Japan has a concept called Shu-Ha-Ri. You can find it not just in martial arts, but in almost any traditional Japanese art.
The first stage is “Shu” which means “to preserve”. At this level, the student is expected to copy exactly what is presented until it becomes habit.
Then is the “Ha” stage, which means “to break”. Now the student starts to take apart and examine the material. With a strong base behind him, he has good examples of how things should be, and he has room to mess with things and determine the reasoning and principles behind them.
The final stage of “Ri” means “to separate”. At this point, the seeker is expected to take the core principles and make new expressions of them different from what he has been shown. –Campfire Tales From Hell
Yard work in the morning.
Thursday no-gi in Bellevue.
The Revolution is in two weeks, so we are doing a lot of positional training and king of the hill.
I find KOTH in no-gi to be particularly frustrating, as my usual lag behind the curve is more noticable then ever here. When it’s a “pass vs sweep”, “sub vs escape” type exercise, there’s very little room to recover from and compensate for the inevitable “I’m just going to hoist you over and place you where I want you because you’re so tiny” maneuvers.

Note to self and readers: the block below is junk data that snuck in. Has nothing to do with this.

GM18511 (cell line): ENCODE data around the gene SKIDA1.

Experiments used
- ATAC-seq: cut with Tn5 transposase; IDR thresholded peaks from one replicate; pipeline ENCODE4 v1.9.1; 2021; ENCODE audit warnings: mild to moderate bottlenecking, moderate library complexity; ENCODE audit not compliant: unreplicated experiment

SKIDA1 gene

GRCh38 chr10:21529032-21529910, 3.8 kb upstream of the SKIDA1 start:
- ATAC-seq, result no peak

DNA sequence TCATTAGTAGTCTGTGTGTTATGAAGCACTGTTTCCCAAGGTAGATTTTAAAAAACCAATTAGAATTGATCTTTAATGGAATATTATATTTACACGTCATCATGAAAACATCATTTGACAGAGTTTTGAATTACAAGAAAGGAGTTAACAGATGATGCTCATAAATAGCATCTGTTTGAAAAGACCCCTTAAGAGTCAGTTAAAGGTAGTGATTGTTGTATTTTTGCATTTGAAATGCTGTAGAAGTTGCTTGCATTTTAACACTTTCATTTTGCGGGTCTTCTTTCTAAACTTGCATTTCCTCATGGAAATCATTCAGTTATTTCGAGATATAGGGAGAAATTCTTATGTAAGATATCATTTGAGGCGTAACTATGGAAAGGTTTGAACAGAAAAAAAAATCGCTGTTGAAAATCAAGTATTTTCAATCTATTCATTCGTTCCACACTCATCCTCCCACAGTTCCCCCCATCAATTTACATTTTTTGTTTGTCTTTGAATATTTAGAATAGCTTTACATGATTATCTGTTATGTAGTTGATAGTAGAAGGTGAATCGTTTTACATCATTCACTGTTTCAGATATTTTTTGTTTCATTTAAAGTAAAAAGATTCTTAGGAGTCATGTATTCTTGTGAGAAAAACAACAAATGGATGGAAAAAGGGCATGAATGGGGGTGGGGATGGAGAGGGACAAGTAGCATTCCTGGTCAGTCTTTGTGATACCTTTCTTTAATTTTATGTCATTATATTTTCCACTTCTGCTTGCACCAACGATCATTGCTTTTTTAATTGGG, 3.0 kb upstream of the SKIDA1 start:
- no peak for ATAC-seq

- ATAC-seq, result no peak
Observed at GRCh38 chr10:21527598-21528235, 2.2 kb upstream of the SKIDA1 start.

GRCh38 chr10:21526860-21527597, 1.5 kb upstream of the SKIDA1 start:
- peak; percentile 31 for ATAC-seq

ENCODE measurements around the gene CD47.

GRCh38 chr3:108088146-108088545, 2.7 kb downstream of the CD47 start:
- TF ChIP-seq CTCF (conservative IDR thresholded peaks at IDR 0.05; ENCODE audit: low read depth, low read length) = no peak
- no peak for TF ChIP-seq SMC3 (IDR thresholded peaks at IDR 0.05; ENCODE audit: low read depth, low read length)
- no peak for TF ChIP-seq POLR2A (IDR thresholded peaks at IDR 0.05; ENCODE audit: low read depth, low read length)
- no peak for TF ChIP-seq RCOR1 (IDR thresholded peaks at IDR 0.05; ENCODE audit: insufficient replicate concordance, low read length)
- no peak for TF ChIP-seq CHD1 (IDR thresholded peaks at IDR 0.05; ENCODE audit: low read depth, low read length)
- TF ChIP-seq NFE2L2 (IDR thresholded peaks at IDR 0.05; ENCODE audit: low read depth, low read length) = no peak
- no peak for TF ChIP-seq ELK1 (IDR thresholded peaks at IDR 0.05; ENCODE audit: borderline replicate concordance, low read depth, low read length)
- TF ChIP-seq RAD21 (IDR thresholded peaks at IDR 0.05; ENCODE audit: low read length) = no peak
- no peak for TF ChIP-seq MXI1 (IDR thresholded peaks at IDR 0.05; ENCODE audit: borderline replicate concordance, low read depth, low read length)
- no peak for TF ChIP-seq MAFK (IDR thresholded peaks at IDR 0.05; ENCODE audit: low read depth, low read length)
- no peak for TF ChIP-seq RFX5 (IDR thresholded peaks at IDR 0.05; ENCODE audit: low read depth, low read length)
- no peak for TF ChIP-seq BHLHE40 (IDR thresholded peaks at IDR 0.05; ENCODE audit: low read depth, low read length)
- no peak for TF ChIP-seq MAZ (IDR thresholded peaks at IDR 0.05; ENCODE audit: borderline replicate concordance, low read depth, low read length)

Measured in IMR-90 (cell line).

One roll with Ron, whom I have not worked with in a very very long time. Unfortunately it has not been long enough for *HIM* to forget that I like to snatch guillotines from standing, and he was able to defend successfully. We both caught ourselves sticking feet in one another’s armpits begging to be footlocked. A persistant bad habit still needing more work.
Carlos pointed out another bad habit that many of us were doing… I’m not sure if I am doing it, but I need to pay attention and make sure I’m not… placing a hand on the mat beside opponent’s opposite hip while passing guard, before getting fully past the legs. This is begging for an omoplata. You need to place the hand on the hip. It is entirely likely that I am committing this sin, as I tend to drape myself very low over the opponent while passing guard, and I don’t like to brace on the opponent’s body because I’m scared of getting swept.